Hallux valgus in man
Table of contents
- Hallux valgus in men is not uncommon
- What exactly is hallux valgus?
- What are the symptoms of hallux valgus in men?
- What do you do if you suspect hallux valgus in a man?
- What are the causes of hallux valgus man?
- How does hallux valgus develop in men?
- What factors promote the progression of hallux valgus in men?
- Does walking barefoot help against hallux valgus?
- What are the treatment options for hallux valgus in men?
- What are the aids and supportive measures for the treatment of hallux valgus man?
Hallux valgus in men is not uncommon
Can men also suffer from hallux valgus? This question is not uncommon, because information about the bunion almost always refers to women. This is because they are most often affected by the condition, which is said to be caused by wearing shoes that are too high. But men can also be affected by the foot malposition hallux valgus. We will explain how it occurs, how you can recognize the foot malposition and what you can do about it.
What exactly is hallux valgus?
Hallux valgus, also known as bunion, frostbite or bunion big toe, is a deformity of the forefoot. It is characterized by a splaying of the metatarsal bone on the inner side of the foot and an associated inclination of the big toe, with a tilt towards the other toes. The most common sufferers are women. However, in about one in eleven cases, hallux valgus is encountered in men. If left untreated, the condition worsens over time and can become very painful.
What are the symptoms of hallux valgus in men?
In most cases, the first sign of hallux valgus is an apparent enlargement or swelling of the big toe or the metatarsophalangeal joint. The metatarsophalangeal joint is the joint at which the big toe is connected to the foot. A lateral bulge forms here, which is actually caused by the joint sticking out. It may be reddened or sensitive to pressure and may hurt, especially in already advanced cases. In the early stages, however, it is usually only noticeable by its altered appearance.
Another noticeable symptom by which you can recognize hallux valgus in men is the slanted position of the big toe. Its tip points towards the other toes. As the deformity progresses, it increasingly displaces them, causing deformities in them as well. At a very advanced stage, the big toe may even overlap its neighboring toe. Frequent noticeable sequelae of hallux valgus in men are, in addition to pain in the joint area, bursitis and corns.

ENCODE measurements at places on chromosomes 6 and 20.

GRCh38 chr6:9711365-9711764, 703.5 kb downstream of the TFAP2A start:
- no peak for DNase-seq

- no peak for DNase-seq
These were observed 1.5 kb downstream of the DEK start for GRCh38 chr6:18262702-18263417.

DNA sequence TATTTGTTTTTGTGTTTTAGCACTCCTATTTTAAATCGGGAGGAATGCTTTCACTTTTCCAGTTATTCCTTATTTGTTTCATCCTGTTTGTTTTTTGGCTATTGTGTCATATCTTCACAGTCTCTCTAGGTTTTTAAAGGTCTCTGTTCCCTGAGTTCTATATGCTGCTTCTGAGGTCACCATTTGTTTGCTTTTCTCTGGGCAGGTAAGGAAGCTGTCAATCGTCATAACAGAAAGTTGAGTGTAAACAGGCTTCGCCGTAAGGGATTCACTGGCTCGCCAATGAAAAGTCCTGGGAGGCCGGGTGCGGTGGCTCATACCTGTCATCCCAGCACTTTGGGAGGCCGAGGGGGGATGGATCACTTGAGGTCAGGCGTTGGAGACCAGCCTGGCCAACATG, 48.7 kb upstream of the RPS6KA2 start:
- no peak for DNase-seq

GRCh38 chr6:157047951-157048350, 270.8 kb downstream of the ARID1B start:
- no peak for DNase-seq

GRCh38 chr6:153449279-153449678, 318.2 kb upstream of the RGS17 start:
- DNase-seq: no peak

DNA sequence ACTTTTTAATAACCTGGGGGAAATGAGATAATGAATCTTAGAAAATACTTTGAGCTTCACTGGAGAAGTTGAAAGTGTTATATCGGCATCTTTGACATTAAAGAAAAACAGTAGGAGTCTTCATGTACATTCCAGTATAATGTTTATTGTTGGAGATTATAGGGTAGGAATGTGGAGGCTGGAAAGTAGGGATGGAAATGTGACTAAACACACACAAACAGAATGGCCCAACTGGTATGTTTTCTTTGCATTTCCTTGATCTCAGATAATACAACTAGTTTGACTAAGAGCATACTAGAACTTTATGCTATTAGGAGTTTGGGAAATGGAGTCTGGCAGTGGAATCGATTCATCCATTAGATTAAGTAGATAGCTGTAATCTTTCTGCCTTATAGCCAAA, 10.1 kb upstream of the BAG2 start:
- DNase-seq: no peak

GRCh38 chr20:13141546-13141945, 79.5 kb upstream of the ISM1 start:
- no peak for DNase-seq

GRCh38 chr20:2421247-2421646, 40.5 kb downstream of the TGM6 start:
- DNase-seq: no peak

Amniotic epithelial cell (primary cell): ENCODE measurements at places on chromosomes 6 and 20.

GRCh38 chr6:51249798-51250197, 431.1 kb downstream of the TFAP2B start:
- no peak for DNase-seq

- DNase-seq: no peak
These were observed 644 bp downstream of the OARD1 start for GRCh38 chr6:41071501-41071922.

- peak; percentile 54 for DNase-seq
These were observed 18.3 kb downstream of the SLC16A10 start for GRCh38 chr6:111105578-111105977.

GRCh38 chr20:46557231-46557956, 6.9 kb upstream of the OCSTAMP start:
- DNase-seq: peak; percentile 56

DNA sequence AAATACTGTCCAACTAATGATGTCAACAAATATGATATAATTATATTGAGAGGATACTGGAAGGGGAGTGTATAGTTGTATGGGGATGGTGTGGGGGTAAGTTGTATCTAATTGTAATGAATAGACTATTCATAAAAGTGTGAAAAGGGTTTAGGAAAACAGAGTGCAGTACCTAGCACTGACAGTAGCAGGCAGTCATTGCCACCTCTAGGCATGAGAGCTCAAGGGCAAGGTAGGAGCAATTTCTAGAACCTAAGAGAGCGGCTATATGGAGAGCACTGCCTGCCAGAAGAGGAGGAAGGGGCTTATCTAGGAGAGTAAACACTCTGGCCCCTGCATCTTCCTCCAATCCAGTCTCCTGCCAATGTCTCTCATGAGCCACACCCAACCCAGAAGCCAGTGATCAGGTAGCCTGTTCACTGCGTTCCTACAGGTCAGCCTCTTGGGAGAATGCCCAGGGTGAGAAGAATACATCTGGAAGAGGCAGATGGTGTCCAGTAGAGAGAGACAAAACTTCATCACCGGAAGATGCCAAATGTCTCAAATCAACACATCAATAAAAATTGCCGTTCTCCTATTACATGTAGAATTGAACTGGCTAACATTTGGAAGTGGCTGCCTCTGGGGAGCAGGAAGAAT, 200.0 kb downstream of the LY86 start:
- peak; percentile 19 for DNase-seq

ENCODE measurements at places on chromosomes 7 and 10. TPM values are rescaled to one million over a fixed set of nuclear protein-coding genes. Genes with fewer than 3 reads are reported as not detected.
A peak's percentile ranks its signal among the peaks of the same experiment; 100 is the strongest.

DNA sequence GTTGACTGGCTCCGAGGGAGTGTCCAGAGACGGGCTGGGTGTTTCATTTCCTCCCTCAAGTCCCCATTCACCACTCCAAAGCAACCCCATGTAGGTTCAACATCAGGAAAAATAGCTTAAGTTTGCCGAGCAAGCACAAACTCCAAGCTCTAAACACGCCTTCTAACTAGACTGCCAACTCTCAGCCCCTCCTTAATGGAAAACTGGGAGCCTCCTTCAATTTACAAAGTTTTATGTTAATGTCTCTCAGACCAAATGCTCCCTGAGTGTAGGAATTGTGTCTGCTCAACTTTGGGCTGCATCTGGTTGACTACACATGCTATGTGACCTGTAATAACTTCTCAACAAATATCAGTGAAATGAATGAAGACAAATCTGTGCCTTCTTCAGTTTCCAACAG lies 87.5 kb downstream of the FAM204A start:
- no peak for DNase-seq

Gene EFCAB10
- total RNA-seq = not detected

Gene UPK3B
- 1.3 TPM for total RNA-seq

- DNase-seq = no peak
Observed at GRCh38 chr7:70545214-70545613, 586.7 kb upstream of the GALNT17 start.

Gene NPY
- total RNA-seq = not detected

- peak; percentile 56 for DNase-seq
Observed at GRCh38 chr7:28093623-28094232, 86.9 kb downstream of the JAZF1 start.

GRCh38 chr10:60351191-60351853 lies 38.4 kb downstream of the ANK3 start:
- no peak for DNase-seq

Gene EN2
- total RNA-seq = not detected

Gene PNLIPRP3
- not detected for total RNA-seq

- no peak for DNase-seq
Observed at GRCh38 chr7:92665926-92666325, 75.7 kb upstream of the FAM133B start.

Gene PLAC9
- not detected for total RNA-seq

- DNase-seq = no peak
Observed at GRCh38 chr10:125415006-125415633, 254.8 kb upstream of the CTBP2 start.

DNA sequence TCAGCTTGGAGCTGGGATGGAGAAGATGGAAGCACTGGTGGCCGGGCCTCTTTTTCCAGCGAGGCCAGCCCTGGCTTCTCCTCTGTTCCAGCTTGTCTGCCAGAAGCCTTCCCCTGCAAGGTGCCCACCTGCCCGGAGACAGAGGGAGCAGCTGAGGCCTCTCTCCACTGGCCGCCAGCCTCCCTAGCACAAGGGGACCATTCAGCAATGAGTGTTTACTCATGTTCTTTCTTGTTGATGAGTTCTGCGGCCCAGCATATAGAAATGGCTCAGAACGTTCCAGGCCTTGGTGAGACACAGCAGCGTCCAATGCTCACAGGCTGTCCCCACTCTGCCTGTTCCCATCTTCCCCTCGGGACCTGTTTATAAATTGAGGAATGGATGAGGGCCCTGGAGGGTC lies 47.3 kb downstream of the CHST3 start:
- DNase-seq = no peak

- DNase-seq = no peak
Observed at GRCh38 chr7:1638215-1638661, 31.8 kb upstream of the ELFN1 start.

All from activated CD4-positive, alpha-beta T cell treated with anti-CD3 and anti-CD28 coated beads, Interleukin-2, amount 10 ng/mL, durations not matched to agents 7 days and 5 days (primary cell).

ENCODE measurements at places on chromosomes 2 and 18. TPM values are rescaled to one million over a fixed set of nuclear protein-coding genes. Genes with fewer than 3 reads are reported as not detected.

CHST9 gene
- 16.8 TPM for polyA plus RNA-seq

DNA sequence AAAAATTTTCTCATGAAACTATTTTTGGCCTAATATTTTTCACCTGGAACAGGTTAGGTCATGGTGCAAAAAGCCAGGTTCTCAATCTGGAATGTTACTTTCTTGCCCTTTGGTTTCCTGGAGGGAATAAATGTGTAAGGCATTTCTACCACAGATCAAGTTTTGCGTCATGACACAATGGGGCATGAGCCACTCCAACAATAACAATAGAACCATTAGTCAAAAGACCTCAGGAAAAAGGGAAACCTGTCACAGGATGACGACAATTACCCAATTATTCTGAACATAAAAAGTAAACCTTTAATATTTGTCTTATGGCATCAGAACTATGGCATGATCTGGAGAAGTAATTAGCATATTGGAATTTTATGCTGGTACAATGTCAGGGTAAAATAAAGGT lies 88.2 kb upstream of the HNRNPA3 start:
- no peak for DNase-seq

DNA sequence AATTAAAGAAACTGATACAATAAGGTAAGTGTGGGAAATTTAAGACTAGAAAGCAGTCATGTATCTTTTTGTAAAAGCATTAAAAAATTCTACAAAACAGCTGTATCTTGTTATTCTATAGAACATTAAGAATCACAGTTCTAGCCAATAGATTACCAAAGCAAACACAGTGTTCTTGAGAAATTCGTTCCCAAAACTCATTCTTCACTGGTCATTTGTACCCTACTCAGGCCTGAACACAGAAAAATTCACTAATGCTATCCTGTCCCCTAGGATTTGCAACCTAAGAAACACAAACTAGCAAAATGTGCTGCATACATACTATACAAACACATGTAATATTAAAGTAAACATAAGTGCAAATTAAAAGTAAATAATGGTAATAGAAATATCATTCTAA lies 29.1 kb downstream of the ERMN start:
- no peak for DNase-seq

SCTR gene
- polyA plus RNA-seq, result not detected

What do you do if you suspect hallux valgus in a man?
If the typical symptoms of hallux valgus in men also apply to you, you should quickly make an appointment with an orthopedist for clarification. He can usually recognize the deformity on sight and then orders X-rays. On the basis of the X-ray images, the so-called hallux valgus angle can be clearly identified. The hallux valgus angle provides information on how advanced your deformity is. Based on this information, the further treatment options can be discussed.
What are the causes of hallux valgus man?
One often hears that wearing shoes with high heels would trigger the deformity. However, this is not likely in hallux valgus in men. Even in women, it is only a reinforcing factor that leads to more rapid aggravation and thus more severe pain. Only the frequent wearing of ill-fitting or too tight shoes, can negatively affect hallux valgus symptoms in men. In most cases, however, hallux valgus in men is a secondary condition of another deformity, which may be congenital or acquired. The most common trigger is a splay foot. In this case, the forefoot is flattened and the toes are spread apart. A bone fracture healed in the wrong position can also lead to hallux valgus in men.
How does hallux valgus develop in men?
In a healthy foot, ligaments and joint capsule hold the big toe in the correct position. Due to malposition, heavy or insufficient load, they become weakened or worn over time. An uneven pull then occurs on the toe, bringing its tip inward. The resulting obliquity pushes the joint outward. The lateral pull cannot be corrected by the body itself, so the deformity becomes more severe over time. In the far advanced stage, the splaying of the metatarsal leads to the ball of the big toe taking on less load when walking. The other pads of the toes have to take this over and become overloaded, which leads to the formation of hammertoes and pain.
What factors promote the progression of hallux valgus in men?
One of the most important amplifiers of the development of hallux valgus in men is shoes that are too tight or too small. If the shoe presses on the toes laterally or from the front, this promotes the tip of the toe to move to the other toes. In addition, the ball of the foot becomes wider due to the malposition and pressure points can occur at the joint. Men who suffer from hallux valgus should therefore look for wide shoes with room for the toes and avoid tight socks.
Other preventable factors that promote hallux vaglugs in men are obesity and lack of exercise. Obesity increases the load on the foot, which contributes to wear and tear of ligaments and joint capsule as well as overloading the other pads of the toes. Lack of movement leads to lack of training of muscles and ligaments, which reduces their strength and elasticity. In addition, the movement of the joint promotes the formation of synovial fluid, which slows down the wear of the cartilage.